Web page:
Two prominent Washington Post political reporters are leaving the newspaper to join a new Web-focused venture, underscoring how new media is stealing talent from some of the most venerable brands in journalism.
John Harris, the Post’s national political editor, and reporter Jim VandeHei are expected to lead the new multimedia venture, which also includes a soon-to-be launched Capitol Hill newspaper called the Capitol Leader. The venture is backed by Allbritton Communications Co. and will have at its disposal the resources of WJLA-TV, the Washington ABC affiliate owned by Allbritton, and regular features on CBS’s “Face the Nation” and “CBS This Morning.”
“We’ve had long conversations over beers about what’s next in journalism and what’s possible on the Web for some time,” said Mr. Harris, 43 years old.
Allbritton approached Mr. VandeHei, 35, shortly before the election, Mr. Harris said, but discussions didn’t get serious until after both men were finished handling the Post’s election coverage. Allbritton executives were originally looking for someone to fill the top editing post of the Capitol Leader but Mr. VandeHei told them the only way to get top talent would be to pursue a more ambitious idea of using the Web more aggressively.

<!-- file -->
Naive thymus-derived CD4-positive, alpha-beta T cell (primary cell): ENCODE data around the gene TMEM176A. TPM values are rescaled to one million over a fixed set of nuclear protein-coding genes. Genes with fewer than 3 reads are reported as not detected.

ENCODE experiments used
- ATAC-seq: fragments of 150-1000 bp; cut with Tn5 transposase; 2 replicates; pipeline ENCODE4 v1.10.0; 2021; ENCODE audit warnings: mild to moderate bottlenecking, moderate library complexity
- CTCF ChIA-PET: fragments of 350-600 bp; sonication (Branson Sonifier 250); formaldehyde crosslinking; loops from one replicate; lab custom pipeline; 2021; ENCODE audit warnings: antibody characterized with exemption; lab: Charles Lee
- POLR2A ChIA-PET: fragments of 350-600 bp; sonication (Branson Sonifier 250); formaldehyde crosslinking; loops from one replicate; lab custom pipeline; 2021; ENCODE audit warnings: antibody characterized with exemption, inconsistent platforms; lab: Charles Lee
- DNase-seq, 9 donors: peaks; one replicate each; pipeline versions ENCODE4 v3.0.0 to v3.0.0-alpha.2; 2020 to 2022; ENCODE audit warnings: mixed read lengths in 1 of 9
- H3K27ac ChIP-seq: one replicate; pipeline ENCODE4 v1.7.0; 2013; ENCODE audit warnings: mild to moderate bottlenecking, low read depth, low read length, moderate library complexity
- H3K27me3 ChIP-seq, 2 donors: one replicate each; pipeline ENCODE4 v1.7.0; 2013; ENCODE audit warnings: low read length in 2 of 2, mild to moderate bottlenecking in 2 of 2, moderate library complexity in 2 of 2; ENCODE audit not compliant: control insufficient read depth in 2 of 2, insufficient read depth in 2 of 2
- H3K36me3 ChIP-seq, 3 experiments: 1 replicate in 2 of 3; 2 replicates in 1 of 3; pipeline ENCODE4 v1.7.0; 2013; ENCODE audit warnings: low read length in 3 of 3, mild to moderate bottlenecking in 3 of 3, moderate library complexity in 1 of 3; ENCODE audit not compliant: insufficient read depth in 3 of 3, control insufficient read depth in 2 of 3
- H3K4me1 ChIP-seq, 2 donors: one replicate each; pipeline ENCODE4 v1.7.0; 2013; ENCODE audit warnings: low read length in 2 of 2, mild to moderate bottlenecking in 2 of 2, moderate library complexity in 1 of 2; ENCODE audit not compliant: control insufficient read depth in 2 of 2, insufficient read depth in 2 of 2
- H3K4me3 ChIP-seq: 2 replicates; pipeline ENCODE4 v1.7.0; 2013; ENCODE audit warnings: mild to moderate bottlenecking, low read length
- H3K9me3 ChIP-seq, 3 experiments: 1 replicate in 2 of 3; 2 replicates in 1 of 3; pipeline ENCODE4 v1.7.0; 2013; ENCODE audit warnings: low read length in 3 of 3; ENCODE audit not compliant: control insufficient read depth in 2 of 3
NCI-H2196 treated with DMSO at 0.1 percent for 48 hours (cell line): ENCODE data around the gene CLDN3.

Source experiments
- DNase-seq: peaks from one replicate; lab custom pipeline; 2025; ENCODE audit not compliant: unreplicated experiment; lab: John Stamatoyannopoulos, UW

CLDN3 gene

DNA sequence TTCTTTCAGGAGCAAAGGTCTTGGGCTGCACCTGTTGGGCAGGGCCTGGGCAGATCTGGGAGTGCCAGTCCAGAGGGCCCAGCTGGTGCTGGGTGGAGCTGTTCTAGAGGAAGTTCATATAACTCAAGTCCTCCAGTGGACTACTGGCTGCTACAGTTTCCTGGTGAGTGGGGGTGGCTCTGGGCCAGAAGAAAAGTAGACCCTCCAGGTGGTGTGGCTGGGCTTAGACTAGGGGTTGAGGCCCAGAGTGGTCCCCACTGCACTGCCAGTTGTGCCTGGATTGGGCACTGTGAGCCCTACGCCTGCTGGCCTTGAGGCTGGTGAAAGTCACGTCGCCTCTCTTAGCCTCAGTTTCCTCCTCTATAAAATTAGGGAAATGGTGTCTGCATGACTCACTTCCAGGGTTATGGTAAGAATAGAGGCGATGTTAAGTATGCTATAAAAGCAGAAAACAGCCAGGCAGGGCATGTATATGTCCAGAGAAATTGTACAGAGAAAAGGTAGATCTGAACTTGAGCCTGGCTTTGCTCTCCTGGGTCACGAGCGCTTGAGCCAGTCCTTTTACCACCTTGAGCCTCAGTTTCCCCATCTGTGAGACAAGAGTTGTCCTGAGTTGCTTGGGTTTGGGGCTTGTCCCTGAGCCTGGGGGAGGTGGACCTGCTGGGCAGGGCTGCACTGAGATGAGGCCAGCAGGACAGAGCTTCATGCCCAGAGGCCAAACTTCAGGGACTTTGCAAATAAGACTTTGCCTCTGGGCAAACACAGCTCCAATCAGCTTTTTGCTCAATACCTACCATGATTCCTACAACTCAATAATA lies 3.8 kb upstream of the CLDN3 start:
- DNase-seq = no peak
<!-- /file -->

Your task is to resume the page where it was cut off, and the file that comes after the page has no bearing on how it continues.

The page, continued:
Harris and VandeHei are part of the Post’s first team (and Harris is the author, along with Mark Halperin of The Way To Win), and their departure not only has to shock the paper, it also signals a new competition for talent from non-traditional sources for first tier journalism talent as those new media sources begin to understand that there is money to be made via reporting and posting in new publications with a cyberspace reach into online ad revenue.
During the dot com boom some old media talent found themselves courted by the start-ups, but now they will find new media companies calling with the ability to pay top dollar. Bill Sammon’s move from the Washington Times to the Washington Examiner was the first such move, and this double steal from the Beltway’s most important old media giant to a start-up is a signal the new era has arrived.
As Dean notes below, Powerline is running a contest on the nation’s worst newspaper, which is rigged since everyone knows it is the Los Angeles Times.
But that doesn’t mean that there aren’t great journalists to be found among the ruins of MSM. Who will get the next call from new media, and does old media have to think quickly about long term contracts for their best talent.
When journalists start signing up agents, then the new day will officially be here. Which suggests great questions for Harris and VandeHei: How long are their deals, and did they negotiate them for themselves?
UPDATE:New media start-ups looking for new media talent to steal would be well advised to start with Ed Driscoll, who has the best Michael Richards’ round-up here.